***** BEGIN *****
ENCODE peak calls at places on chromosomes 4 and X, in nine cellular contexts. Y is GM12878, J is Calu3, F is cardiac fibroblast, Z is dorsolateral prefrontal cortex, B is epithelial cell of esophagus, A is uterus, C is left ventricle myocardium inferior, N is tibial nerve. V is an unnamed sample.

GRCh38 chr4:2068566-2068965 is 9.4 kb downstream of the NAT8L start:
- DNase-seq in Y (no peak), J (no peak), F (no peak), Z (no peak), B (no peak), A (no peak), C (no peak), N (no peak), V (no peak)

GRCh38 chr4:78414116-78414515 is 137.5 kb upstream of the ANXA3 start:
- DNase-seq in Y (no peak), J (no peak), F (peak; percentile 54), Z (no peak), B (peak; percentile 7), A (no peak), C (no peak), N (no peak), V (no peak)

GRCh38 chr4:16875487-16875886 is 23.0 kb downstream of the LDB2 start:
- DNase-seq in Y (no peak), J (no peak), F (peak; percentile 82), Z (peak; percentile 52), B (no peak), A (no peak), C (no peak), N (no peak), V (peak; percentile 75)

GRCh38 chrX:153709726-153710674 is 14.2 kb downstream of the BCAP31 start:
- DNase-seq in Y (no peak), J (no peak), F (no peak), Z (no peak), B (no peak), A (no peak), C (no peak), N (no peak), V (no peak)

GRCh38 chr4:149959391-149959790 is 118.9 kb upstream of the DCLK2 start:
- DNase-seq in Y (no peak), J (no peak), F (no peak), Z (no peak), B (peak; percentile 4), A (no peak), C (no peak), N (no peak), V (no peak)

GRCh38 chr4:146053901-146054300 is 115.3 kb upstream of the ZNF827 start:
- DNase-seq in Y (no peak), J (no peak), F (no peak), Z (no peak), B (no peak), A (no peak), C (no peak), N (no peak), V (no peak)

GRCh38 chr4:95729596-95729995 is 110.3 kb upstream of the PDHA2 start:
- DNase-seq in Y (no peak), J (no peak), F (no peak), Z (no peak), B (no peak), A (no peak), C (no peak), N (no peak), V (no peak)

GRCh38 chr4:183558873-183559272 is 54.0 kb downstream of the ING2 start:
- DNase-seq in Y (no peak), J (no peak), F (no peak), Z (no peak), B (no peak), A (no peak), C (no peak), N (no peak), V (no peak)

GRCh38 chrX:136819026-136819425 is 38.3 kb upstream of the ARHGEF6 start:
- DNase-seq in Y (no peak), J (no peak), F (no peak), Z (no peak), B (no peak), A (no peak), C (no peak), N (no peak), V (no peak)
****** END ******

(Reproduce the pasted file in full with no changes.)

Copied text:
ENCODE peak calls at places on chromosomes 4 and X, in nine cellular contexts. Y is GM12878, J is Calu3, F is cardiac fibroblast, Z is dorsolateral prefrontal cortex, B is epithelial cell of esophagus, A is uterus, C is left ventricle myocardium inferior, N is tibial nerve. V is an unnamed sample.

GRCh38 chr4:2068566-2068965 is 9.4 kb downstream of the NAT8L start:
- DNase-seq in Y (no peak), J (no peak), F (no peak), Z (no peak), B (no peak), A (no peak), C (no peak), N (no peak), V (no peak)

GRCh38 chr4:78414116-78414515 is 137.5 kb upstream of the ANXA3 start:
- DNase-seq in Y (no peak), J (no peak), F (peak; percentile 54), Z (no peak), B (peak; percentile 7), A (no peak), C (no peak), N (no peak), V (no peak)

GRCh38 chr4:16875487-16875886 is 23.0 kb downstream of the LDB2 start:
- DNase-seq in Y (no peak), J (no peak), F (peak; percentile 82), Z (peak; percentile 52), B (no peak), A (no peak), C (no peak), N (no peak), V (peak; percentile 75)

GRCh38 chrX:153709726-153710674 is 14.2 kb downstream of the BCAP31 start:
- DNase-seq in Y (no peak), J (no peak), F (no peak), Z (no peak), B (no peak), A (no peak), C (no peak), N (no peak), V (no peak)

GRCh38 chr4:149959391-149959790 is 118.9 kb upstream of the DCLK2 start:
- DNase-seq in Y (no peak), J (no peak), F (no peak), Z (no peak), B (peak; percentile 4), A (no peak), C (no peak), N (no peak), V (no peak)

GRCh38 chr4:146053901-146054300 is 115.3 kb upstream of the ZNF827 start:
- DNase-seq in Y (no peak), J (no peak), F (no peak), Z (no peak), B (no peak), A (no peak), C (no peak), N (no peak), V (no peak)

GRCh38 chr4:95729596-95729995 is 110.3 kb upstream of the PDHA2 start:
- DNase-seq in Y (no peak), J (no peak), F (no peak), Z (no peak), B (no peak), A (no peak), C (no peak), N (no peak), V (no peak)

GRCh38 chr4:183558873-183559272 is 54.0 kb downstream of the ING2 start:
- DNase-seq in Y (no peak), J (no peak), F (no peak), Z (no peak), B (no peak), A (no peak), C (no peak), N (no peak), V (no peak)

GRCh38 chrX:136819026-136819425 is 38.3 kb upstream of the ARHGEF6 start:
- DNase-seq in Y (no peak), J (no peak), F (no peak), Z (no peak), B (no peak), A (no peak), C (no peak), N (no peak), V (no peak)